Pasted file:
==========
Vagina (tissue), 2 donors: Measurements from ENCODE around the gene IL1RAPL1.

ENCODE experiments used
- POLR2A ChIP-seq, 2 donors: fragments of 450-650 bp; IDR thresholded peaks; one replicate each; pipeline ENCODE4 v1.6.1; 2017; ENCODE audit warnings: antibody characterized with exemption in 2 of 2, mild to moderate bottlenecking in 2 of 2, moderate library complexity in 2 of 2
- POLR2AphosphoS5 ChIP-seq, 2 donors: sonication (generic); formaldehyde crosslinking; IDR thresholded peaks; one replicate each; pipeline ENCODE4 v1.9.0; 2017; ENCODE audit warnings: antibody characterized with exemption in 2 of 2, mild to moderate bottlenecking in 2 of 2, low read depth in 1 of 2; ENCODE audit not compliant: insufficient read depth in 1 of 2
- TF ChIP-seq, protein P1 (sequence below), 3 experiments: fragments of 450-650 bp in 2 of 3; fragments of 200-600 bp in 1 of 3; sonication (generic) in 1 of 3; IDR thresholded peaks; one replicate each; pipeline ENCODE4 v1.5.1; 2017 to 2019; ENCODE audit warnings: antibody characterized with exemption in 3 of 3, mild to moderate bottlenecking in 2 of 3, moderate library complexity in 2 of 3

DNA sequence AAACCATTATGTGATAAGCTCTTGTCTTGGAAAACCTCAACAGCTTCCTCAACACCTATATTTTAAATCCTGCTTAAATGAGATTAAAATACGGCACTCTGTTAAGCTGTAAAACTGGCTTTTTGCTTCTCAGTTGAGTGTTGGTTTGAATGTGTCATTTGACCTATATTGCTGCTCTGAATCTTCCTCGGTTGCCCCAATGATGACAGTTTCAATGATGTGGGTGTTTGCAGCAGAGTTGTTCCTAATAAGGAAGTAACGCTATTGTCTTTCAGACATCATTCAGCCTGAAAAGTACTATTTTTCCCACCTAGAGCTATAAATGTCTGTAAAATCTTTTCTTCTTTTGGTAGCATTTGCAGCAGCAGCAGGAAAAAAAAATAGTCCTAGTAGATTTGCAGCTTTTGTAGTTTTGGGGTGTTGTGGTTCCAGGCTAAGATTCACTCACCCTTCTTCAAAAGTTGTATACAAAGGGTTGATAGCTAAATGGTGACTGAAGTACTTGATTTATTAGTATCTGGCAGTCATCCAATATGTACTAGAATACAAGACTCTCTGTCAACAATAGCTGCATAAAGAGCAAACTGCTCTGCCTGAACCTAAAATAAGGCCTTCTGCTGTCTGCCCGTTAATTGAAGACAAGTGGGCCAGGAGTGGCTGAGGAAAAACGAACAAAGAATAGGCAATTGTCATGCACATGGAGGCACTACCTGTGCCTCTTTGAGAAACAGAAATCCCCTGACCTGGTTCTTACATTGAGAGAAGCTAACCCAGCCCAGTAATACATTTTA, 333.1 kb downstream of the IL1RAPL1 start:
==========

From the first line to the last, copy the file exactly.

Vagina (tissue), 2 donors: Measurements from ENCODE around the gene IL1RAPL1.

ENCODE experiments used
- POLR2A ChIP-seq, 2 donors: fragments of 450-650 bp; IDR thresholded peaks; one replicate each; pipeline ENCODE4 v1.6.1; 2017; ENCODE audit warnings: antibody characterized with exemption in 2 of 2, mild to moderate bottlenecking in 2 of 2, moderate library complexity in 2 of 2
- POLR2AphosphoS5 ChIP-seq, 2 donors: sonication (generic); formaldehyde crosslinking; IDR thresholded peaks; one replicate each; pipeline ENCODE4 v1.9.0; 2017; ENCODE audit warnings: antibody characterized with exemption in 2 of 2, mild to moderate bottlenecking in 2 of 2, low read depth in 1 of 2; ENCODE audit not compliant: insufficient read depth in 1 of 2
- TF ChIP-seq, protein P1 (sequence below), 3 experiments: fragments of 450-650 bp in 2 of 3; fragments of 200-600 bp in 1 of 3; sonication (generic) in 1 of 3; IDR thresholded peaks; one replicate each; pipeline ENCODE4 v1.5.1; 2017 to 2019; ENCODE audit warnings: antibody characterized with exemption in 3 of 3, mild to moderate bottlenecking in 2 of 3, moderate library complexity in 2 of 3

DNA sequence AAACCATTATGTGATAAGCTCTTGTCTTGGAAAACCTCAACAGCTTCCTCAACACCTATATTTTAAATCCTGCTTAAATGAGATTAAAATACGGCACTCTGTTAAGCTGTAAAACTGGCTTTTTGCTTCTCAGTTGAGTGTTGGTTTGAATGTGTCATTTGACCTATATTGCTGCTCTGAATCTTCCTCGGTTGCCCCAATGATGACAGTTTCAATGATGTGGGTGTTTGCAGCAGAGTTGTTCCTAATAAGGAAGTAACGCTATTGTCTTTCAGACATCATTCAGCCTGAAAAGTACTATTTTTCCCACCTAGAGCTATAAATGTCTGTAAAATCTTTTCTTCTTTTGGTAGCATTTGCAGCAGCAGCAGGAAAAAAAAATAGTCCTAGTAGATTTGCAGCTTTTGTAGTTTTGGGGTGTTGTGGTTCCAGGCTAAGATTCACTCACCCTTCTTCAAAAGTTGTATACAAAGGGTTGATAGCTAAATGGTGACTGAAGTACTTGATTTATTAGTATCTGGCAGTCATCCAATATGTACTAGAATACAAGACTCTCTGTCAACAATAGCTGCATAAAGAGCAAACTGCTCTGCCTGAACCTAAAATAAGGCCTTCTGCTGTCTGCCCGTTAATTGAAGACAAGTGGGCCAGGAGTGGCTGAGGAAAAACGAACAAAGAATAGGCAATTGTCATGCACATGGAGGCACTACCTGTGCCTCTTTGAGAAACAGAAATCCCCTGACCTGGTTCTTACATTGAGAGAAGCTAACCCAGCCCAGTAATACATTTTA, 333.1 kb downstream of the IL1RAPL1 start: